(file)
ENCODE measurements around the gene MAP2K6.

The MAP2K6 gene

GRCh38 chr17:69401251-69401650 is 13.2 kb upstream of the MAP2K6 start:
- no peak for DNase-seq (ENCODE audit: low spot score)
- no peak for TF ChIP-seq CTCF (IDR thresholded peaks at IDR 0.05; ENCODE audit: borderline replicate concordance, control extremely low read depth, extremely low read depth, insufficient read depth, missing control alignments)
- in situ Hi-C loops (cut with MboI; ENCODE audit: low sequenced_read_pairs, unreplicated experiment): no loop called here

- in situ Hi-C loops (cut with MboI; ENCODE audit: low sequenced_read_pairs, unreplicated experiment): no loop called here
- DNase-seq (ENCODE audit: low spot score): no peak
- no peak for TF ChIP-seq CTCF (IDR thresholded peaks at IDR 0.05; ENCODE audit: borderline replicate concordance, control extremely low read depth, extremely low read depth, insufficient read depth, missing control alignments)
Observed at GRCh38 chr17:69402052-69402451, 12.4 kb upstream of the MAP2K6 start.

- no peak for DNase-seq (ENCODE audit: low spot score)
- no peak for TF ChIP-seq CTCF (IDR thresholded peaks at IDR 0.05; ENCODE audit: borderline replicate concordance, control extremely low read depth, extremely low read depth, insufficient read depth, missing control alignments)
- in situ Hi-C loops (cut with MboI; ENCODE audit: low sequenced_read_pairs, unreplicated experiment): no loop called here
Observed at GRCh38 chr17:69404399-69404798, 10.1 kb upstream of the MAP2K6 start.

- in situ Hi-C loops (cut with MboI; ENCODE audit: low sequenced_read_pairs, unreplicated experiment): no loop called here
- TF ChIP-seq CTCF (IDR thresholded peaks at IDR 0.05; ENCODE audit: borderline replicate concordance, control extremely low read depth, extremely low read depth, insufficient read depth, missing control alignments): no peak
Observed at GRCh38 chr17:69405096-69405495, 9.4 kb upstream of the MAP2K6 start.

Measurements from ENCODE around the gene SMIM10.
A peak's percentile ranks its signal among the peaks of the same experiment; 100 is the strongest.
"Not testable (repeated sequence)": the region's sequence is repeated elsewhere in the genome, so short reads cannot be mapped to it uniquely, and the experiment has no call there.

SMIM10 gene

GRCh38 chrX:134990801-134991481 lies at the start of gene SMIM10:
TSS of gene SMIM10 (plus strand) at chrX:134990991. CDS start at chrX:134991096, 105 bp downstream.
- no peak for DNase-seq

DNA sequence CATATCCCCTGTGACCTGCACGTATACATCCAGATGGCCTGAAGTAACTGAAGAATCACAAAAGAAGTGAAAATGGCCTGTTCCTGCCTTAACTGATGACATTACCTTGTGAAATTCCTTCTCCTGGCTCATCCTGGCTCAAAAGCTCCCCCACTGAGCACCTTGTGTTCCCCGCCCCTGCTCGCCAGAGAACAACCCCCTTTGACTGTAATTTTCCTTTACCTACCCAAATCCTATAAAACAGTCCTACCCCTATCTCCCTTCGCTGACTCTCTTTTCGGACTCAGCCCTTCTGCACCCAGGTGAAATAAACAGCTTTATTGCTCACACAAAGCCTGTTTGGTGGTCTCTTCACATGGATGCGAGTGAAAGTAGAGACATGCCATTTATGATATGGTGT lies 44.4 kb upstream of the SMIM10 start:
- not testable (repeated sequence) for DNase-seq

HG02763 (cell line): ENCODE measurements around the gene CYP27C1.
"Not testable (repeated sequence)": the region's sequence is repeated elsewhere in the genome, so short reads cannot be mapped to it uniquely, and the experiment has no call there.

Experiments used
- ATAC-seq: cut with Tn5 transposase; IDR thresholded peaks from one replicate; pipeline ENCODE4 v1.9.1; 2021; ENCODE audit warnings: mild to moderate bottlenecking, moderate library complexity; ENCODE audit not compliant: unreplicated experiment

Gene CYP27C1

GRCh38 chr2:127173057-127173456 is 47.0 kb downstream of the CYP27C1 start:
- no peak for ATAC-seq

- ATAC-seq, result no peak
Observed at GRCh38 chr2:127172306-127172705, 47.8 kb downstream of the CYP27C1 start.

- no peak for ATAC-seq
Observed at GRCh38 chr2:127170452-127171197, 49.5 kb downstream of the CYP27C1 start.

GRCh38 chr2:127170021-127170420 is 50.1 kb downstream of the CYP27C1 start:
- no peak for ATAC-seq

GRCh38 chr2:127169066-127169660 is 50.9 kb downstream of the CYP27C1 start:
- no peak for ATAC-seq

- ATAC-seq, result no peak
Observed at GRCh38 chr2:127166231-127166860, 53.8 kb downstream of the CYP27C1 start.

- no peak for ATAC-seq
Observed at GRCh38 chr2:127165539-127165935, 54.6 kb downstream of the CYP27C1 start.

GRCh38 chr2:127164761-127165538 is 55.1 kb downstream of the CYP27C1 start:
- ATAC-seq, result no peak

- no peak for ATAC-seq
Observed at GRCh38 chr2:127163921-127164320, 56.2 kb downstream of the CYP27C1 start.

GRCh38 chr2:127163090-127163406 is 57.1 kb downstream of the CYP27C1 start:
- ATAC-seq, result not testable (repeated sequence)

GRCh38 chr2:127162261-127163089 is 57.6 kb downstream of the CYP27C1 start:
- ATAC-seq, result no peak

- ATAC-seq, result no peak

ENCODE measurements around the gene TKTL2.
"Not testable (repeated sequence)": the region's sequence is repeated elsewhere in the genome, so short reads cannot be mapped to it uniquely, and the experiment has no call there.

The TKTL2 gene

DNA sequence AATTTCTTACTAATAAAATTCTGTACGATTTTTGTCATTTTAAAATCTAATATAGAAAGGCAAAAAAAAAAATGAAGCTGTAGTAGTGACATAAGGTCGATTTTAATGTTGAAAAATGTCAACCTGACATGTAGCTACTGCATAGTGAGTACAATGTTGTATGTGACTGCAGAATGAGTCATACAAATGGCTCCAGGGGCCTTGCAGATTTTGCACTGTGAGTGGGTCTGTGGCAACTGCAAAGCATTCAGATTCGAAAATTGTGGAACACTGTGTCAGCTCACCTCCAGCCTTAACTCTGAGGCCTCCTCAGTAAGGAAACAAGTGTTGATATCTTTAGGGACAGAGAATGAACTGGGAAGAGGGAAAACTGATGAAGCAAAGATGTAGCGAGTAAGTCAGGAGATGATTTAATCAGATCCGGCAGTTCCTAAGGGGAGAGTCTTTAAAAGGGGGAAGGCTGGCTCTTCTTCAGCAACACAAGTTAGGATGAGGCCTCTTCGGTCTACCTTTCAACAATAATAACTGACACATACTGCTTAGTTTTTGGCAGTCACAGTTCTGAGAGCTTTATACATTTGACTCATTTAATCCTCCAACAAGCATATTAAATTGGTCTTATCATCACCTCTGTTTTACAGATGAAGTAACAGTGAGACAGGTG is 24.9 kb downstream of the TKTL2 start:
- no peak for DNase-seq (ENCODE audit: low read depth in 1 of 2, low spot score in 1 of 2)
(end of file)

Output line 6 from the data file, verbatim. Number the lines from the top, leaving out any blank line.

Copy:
- in situ Hi-C loops (cut with MboI; ENCODE audit: low sequenced_read_pairs, unreplicated experiment): no loop called here